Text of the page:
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Response to Pretzel_Warrior (Reply #7)

Tue Aug 20, 2013, 03:57 AM

54. The kids are coming up with new games in the sandbox.

When you're down to thinking up new names to call other members of the community and the name calling gets enthusiastic recs, well...

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Response to Vinnie From Indy (Original post)

Mon Aug 19, 2013, 01:40 PM

8. technicality

We do not know what Miranda was carrying. The following sentence is not attributed by the reporter, although he attributed other sentences in the same paragraph.

All of the documents came from the trove of materials provided to the two journalists by Mr. Snowden.[/i

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Response to grasswire (Reply #8)

Mon Aug 19, 2013, 01:59 PM

14. Yes. Quite unlikely, I would think, he would say that.

I mean, it's encrypted, why would he tell them what it is?

And I tend to doubt that that is what was being carried, anyway.

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Response to Vinnie From Indy (Original post)

Mon Aug 19, 2013, 01:52 PM

9. watch out or you will be accused of being an agent of the Chinese government nt

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Response to Vinnie From Indy (Original post)

Mon Aug 19, 2013, 01:57 PM

10. Must we insult each other? nt

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Response to Vinnie From Indy (Original post)

Mon Aug 19, 2013, 01:58 PM

11. NSA HUMPERS? LOL. You must be in the anger stage of grief.

 

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Response to Vinnie From Indy (Original post)

Mon Aug 19, 2013, 01:58 PM

12. LOL - "NSA Humpers" - thanks for the laugh -

 

hadn't heard that one before - can I use it?

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Response to Vinnie From Indy (Original post)

Mon Aug 19, 2013, 02:01 PM

15. Is it possible they knew exactly what Miranda had, and they detained him in order to get it back?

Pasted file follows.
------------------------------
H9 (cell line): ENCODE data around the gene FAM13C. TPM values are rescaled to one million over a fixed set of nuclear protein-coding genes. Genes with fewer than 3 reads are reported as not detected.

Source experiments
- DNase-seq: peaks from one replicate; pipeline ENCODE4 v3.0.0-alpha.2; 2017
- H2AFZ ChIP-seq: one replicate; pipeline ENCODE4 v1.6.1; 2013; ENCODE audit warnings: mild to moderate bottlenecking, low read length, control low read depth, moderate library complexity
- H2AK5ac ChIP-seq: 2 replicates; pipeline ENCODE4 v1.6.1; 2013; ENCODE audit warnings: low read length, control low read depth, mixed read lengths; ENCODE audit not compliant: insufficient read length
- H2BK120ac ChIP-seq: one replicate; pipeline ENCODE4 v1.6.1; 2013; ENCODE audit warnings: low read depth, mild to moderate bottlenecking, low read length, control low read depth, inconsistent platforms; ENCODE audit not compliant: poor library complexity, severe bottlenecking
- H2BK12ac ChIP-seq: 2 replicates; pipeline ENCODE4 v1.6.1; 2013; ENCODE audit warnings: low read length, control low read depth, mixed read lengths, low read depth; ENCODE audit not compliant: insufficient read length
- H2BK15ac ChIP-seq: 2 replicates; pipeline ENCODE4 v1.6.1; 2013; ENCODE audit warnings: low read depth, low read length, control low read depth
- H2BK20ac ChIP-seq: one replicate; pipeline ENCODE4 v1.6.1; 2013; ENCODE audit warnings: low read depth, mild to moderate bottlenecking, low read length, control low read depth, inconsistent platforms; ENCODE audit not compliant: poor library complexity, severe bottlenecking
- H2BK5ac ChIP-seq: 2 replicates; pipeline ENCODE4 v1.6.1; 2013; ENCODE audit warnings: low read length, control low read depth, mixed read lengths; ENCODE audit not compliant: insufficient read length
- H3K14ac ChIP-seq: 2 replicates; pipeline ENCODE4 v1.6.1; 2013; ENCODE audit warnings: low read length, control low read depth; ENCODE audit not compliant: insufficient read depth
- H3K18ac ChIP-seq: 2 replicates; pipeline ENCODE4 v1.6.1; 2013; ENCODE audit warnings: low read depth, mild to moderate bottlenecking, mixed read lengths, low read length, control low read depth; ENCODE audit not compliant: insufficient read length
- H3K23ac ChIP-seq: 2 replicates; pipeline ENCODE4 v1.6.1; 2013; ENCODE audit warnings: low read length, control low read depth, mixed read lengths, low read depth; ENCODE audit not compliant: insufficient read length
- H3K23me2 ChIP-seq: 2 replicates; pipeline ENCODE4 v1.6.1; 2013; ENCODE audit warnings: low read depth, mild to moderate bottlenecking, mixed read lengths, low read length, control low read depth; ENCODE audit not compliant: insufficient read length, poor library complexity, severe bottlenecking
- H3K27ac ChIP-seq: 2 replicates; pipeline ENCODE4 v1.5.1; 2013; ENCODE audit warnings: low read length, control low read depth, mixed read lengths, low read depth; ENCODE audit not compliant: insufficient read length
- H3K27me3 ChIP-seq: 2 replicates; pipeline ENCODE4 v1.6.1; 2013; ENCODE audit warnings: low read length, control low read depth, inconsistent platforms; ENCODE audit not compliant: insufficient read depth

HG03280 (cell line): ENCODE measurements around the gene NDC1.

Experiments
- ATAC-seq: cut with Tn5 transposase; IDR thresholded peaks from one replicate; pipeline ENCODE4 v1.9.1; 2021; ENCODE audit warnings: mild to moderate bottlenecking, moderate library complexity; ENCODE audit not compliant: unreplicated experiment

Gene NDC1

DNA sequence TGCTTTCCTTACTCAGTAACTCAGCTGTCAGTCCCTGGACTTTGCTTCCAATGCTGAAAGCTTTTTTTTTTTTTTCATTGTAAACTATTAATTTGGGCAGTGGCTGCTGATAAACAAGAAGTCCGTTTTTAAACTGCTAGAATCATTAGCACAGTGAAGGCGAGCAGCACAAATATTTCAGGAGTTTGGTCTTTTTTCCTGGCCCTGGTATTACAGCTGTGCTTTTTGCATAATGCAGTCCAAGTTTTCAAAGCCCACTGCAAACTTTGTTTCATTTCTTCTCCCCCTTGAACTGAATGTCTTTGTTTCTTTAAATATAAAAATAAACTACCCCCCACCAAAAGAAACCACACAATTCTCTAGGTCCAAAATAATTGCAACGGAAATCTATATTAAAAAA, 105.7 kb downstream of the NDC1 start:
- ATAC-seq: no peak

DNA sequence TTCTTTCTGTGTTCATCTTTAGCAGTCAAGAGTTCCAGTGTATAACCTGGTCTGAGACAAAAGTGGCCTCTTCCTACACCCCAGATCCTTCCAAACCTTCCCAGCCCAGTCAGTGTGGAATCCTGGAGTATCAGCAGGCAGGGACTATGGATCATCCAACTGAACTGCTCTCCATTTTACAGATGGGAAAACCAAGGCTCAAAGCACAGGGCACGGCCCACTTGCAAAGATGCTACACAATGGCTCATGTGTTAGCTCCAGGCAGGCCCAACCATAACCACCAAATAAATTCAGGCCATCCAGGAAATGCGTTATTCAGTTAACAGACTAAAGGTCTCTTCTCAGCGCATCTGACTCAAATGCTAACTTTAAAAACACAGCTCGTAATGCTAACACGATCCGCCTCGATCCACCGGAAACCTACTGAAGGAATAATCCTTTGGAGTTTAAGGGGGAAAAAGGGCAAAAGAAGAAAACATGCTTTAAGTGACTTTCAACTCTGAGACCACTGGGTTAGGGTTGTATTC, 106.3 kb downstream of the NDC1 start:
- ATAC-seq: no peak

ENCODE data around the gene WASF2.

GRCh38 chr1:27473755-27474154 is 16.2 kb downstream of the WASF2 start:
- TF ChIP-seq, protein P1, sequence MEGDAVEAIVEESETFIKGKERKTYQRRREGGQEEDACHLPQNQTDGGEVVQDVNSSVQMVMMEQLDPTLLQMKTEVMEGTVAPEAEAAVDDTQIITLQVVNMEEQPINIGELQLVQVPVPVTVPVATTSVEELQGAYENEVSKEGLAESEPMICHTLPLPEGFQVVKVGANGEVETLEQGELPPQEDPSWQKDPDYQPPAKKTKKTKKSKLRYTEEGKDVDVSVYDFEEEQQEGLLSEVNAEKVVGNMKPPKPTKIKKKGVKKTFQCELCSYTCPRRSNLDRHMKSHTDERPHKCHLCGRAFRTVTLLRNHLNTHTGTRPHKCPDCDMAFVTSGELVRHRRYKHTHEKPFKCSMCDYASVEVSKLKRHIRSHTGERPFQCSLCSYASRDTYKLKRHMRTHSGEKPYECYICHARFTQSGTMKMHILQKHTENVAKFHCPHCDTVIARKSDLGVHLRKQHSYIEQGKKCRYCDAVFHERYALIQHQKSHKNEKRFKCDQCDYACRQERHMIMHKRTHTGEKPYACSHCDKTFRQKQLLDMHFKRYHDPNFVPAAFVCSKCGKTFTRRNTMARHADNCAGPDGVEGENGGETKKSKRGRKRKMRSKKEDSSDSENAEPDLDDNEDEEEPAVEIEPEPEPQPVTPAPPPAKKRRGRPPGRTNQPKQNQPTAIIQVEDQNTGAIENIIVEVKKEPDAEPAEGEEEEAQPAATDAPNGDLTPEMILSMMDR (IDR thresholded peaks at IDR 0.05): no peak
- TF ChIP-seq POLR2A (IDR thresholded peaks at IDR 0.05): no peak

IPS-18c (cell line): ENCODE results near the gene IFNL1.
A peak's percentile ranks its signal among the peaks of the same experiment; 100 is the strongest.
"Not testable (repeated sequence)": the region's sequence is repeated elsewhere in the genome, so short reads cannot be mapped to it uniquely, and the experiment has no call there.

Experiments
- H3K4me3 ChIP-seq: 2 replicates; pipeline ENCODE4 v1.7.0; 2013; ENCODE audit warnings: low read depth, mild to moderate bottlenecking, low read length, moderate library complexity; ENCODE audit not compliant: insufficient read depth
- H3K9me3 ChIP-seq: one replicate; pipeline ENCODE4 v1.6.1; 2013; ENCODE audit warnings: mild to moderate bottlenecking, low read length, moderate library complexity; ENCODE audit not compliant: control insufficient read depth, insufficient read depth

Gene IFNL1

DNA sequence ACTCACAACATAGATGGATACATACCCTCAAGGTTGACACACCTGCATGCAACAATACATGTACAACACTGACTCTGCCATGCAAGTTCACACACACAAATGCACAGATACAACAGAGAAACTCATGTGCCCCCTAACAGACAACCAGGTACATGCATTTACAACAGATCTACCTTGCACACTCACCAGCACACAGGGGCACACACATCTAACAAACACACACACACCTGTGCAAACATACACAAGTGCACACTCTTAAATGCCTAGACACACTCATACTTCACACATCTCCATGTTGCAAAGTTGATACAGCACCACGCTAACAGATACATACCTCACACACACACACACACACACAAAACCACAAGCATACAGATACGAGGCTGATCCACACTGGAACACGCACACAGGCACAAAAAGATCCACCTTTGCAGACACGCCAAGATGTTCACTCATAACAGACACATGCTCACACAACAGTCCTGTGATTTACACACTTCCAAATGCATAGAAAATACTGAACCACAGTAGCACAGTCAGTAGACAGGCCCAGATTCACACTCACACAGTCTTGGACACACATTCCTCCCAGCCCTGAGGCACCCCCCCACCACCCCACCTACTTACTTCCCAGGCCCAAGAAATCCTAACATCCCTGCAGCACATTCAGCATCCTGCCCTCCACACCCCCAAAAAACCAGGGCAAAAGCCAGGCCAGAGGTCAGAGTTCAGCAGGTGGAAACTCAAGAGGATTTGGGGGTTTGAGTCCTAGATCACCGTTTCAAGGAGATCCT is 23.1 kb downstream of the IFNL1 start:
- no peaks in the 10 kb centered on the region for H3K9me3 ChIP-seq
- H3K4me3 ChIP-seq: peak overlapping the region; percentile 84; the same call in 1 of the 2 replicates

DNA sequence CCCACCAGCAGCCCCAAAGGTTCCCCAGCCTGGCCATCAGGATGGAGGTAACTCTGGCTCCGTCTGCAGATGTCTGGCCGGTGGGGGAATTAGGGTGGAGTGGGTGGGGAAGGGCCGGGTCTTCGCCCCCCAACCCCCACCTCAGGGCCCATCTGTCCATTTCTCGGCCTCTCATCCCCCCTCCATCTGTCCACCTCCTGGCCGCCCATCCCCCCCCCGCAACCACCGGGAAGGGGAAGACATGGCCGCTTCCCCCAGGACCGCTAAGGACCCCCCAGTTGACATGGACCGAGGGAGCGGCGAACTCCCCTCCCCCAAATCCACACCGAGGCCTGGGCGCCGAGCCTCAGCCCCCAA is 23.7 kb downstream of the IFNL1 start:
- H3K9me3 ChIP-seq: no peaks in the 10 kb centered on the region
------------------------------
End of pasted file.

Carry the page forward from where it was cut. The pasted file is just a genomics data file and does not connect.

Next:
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Response to arcane1 (Reply #15)

Mon Aug 19, 2013, 02:12 PM

17. That would make sense if they assumed that Miranda, Snowden et al

only had a single electronic copy. That does not seem a very plausible idea.

If they already know everything that Snowden took, then this detainment was pure intimidation.

Cheers!

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Response to arcane1 (Reply #15)

Mon Aug 19, 2013, 02:55 PM

20. If they knew what Miranda had, and that he had it, why wait 'til the airport to get it back? n/t

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Response to arcane1 (Reply #15)

Mon Aug 19, 2013, 04:04 PM

26. Is it possible that if he had what they wanted, that they would have charged him

and that he would still be detained?

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Response to arcane1 (Reply #15)

Tue Aug 20, 2013, 07:30 AM

56. No.

 

In the digital age there is no "it" to get back when you're talking about files. They know that as well as any high school computer user.

It was intimidation - pure, simple, straight-forward, jack-booted and black-hearted. A power game.

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Response to Vinnie From Indy (Original post)

Mon Aug 19, 2013, 02:05 PM

16. The Liberthoritarians are making a list of NSA Humpers as we type.

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Response to JoePhilly (Reply #16)

Mon Aug 19, 2013, 02:51 PM

19. Did your brain hurt as you typed "Liberthoritarians"? That's chock full of cognitive dissonance. nt

 

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Response to Electric Monk (Reply #19)

Mon Aug 19, 2013, 03:45 PM

23. Saw Commie Libertarian earlier

Ministry of Truthiness have their cliff notes and just write them out. No thinking required.

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Response to Electric Monk (Reply #19)

Mon Aug 19, 2013, 03:56 PM

25. The concept of Republican Libertarians is chuck full of cognitive dissonance

and yet they exist -- and Assange says they are the U.S.'s "only hope."

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Response to Electric Monk (Reply #19)

Tue Aug 20, 2013, 07:23 AM

55. I figure as long as were playing the name game ...

That particular description occurred to me after one of the more self righteous liberals declared that DU should purge itself of those who are not nearly as upset about the NSA as a good liberal should be.

They said they had a list of all of the "3rd way" bad democrats on DU who should be purged.

The irony was apparently lost on them.

That's become a common theme in NSA threads on DU lately ... the need for a purge of the unholy.

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Response to Vinnie From Indy (Original post)

Mon Aug 19, 2013, 02:13 PM

18. That pretty much puts a huge hole

in the pro NSA arguments.

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Response to Vinnie From Indy (Original post)

Mon Aug 19, 2013, 02:58 PM

21. At CYA and damage control they're rather pathetic and hamhanded.

 

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Response to Vinnie From Indy (Original post)

Mon Aug 19, 2013, 03:43 PM

22. Here is a possibility: they did not detain him for NSA files but hoping they would find files